‘The goal is to balance access and safety’: MIA opens Thursday, with safety measures in place

The galleries and hallways have been quiet and dark.

The Minneapolis Institute of Art, or MIA for short, has been closed since March 13 because of the COVID-19 pandemic.

On Thursday, the institute will open its doors again—with precautions.

Walker Art Center, MIA reopen doors to general public

“For us, the goal is to balance access and safety,” Director Katie Luber said. “We’re asking people to social distance while they’re here.”

The sound of an electric drill echoed across the lobby, as a workman installed Plexiglas at a front information counter. Another worker was busily putting down tape on the floor, to show distancing guidelines. A man with a vacuum cleaner and a duster was cleaning off frames around art pieces.

“It’s an enormous challenge to think about running a museum, which is predicated on the idea that we bring people and art together,” Luber said. “When visitors come to the museum tomorrow, they’ll be able to have interaction with our staff that will keep both sides safe.”

The institute typically hosts about 800,000 visitors a year.

Already, Thursday’s opening is at maximum attendance with 810 people reserving free tickets online.

A spokesperson said more than 1,500 free general admission tickets have been reserved for the next three weeks.

Museum guidelines say 30 people will be allowed in every 15 minutes, with no more than 250 inside at any given time.

“We know that people need their artistic fix,” Luber explained. “We know there are people who need to have a chance to commune with the great art."

The pandemic, which forced the institute to close for four months, has also taken a financial toll. Twenty-two employees were laid off, and 17 others signed severance agreements.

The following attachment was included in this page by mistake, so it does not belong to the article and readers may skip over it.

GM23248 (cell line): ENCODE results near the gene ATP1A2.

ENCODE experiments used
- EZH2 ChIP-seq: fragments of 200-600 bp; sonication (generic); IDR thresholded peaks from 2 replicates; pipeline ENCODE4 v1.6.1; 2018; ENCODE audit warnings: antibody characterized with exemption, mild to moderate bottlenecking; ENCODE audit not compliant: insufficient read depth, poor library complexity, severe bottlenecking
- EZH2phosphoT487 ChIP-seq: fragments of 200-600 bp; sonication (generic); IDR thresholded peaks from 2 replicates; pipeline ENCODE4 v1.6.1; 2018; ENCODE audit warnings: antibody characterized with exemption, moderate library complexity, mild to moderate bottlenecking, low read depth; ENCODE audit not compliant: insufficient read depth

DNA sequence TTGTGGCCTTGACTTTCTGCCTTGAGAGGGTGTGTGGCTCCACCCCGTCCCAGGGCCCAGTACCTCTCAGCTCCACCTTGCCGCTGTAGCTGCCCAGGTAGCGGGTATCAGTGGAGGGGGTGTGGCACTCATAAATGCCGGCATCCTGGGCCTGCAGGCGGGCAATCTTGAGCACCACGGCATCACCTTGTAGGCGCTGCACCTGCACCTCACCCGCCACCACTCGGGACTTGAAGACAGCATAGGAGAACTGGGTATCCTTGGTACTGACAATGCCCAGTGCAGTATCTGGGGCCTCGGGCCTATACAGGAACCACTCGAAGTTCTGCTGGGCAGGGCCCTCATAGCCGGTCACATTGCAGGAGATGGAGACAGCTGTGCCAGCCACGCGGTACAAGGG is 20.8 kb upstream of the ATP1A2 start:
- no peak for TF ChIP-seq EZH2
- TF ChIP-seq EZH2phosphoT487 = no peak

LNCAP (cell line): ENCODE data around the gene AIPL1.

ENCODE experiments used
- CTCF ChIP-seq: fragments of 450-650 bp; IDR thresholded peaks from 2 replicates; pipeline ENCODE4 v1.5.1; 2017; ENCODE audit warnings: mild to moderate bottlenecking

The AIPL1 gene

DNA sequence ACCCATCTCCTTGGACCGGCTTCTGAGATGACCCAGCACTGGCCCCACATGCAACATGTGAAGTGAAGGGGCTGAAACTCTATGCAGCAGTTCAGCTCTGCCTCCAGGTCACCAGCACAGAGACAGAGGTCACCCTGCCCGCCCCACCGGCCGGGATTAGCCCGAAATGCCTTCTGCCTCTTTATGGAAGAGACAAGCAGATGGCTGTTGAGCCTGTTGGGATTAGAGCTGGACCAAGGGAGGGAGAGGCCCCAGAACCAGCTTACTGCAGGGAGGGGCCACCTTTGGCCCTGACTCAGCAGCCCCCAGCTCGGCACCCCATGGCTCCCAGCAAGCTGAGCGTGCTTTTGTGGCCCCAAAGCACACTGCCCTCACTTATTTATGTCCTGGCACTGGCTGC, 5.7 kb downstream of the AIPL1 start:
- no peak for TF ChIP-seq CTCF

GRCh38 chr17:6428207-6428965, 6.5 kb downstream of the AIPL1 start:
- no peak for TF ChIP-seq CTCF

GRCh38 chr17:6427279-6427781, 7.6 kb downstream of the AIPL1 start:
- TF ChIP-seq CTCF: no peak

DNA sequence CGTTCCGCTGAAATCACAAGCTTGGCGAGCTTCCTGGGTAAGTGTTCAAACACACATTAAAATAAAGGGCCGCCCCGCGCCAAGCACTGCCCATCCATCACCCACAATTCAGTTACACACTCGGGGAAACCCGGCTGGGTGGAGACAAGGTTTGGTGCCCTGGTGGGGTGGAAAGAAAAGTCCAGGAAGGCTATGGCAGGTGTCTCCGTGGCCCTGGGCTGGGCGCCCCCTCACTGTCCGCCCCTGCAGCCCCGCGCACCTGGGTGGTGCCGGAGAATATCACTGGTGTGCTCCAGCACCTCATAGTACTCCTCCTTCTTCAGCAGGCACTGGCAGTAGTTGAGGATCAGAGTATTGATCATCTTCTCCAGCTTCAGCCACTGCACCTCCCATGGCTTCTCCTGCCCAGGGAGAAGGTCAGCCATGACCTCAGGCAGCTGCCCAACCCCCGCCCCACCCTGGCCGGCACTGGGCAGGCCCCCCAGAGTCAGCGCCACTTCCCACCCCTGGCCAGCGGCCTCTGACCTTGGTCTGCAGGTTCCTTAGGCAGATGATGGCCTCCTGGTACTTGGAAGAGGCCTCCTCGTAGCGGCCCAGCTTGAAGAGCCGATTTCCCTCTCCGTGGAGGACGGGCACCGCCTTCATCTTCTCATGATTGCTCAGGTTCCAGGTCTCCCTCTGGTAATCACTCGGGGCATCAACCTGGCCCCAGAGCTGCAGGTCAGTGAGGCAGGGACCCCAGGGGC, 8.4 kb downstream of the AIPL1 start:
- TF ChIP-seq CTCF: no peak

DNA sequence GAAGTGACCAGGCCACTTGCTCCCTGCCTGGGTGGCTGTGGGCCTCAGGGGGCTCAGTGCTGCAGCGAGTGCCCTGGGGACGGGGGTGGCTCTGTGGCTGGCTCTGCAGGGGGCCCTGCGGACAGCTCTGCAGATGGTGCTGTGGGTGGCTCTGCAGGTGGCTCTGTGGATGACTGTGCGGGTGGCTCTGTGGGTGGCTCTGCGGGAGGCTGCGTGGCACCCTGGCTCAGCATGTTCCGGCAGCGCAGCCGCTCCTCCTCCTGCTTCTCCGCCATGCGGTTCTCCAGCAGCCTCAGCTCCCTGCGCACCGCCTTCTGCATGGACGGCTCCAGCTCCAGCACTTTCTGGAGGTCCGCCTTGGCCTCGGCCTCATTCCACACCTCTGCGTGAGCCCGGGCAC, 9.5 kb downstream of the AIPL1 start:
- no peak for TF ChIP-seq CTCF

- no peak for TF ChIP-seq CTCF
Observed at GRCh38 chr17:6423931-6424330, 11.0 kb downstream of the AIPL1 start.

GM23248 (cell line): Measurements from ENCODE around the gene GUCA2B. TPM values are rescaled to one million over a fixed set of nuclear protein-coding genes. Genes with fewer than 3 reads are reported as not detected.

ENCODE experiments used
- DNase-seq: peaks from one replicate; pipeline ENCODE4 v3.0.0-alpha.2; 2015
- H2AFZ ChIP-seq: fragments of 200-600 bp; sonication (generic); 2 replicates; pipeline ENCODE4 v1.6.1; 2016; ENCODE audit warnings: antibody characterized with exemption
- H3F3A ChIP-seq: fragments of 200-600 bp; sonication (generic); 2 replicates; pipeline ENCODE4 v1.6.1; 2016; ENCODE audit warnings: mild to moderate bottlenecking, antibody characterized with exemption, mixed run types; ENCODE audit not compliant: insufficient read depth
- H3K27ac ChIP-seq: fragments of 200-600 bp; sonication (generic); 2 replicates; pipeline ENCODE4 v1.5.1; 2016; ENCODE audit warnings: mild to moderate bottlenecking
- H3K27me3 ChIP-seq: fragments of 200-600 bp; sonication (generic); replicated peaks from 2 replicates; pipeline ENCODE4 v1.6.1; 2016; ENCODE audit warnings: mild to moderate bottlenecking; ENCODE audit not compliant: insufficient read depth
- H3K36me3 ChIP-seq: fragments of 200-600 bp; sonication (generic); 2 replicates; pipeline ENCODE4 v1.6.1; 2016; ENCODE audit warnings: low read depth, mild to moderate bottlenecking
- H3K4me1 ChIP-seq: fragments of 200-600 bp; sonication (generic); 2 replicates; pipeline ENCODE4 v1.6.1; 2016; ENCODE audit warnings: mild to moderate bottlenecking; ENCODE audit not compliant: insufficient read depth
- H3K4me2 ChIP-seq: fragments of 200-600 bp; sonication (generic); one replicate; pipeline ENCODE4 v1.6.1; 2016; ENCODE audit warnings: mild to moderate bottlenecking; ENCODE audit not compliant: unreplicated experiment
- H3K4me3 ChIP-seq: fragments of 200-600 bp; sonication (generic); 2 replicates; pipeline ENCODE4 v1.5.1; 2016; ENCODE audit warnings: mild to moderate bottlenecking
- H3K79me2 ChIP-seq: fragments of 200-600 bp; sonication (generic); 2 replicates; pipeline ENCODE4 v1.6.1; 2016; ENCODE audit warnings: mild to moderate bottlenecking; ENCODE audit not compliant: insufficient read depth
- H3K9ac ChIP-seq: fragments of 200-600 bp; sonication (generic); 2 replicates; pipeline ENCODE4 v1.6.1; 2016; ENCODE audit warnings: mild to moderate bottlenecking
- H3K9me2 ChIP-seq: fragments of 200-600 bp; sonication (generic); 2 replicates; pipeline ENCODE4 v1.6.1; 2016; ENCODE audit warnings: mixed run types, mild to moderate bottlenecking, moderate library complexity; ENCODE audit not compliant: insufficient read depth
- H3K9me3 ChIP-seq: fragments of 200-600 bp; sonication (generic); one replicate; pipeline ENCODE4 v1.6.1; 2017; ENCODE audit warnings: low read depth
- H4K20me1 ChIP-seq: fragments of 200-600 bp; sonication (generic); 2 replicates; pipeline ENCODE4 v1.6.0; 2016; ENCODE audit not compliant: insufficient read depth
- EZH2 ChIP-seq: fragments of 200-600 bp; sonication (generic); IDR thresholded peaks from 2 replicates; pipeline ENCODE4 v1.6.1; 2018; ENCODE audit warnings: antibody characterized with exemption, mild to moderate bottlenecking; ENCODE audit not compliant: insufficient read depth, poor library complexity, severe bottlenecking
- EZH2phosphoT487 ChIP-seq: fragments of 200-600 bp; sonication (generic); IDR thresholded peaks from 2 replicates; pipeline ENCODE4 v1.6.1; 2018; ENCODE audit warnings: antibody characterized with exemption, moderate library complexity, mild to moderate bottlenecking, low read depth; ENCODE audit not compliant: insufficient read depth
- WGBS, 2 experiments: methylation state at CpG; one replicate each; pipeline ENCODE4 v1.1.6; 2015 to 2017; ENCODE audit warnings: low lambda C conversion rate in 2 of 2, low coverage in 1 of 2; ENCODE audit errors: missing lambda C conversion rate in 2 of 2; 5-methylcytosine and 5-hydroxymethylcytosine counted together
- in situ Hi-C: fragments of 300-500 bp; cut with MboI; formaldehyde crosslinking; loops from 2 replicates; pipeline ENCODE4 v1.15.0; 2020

More than 200 workers remain on the payroll.

And, in a sign of the times, for months, art lovers have had to go online to see these works. The MIA website had 61,655 users and 163,184 page views in the last month.

"What do you think Van Gogh would think of this?” Luber was asked. “I think Van Gogh would think this is crazy. I don’t know what Van Gogh would think,” she smiled.

Luber emphasized MIA is taking visitor safety very seriously.

The museum store, for example, is limited to 20 visitors—and you can’t actually eat your food there.

Instead, patrons are asked to dine in the lobby area or outside.

Other safety measures include:

  • Mandated mask use
  • Available sanitizer
  • Floor stickers to emphasize safety distancing and one-way walking routes
  • One-way elevators and stairs
  • No-touch bathrooms

"We’re striving for a truly touchless experience,” Luber said. “We have taken any touchless digital devices out of the galleries. We used to have some iPads in galleries that were ways for people to have a deeper experience with the artwork. They’re no longer available at this time.”

MIA will be open Thursdays through Sundays, from 10 a.m. to 5 p.m. There will also be special hours on Thursdays for those susceptible to health problems, from 10 a.m. until noon.

Walker Art Center will also open Thursday, at 11 a.m., with similar safety measures.

For these institutions, there is a delicate balance, amid all the artworks.

A reopening and renewal, while keeping art-starved visitors safe.

"Art is solace,” Luber said. “But it’s also a chance to reflect and think about the kinds of issues we all face as human beings, living on this earth together."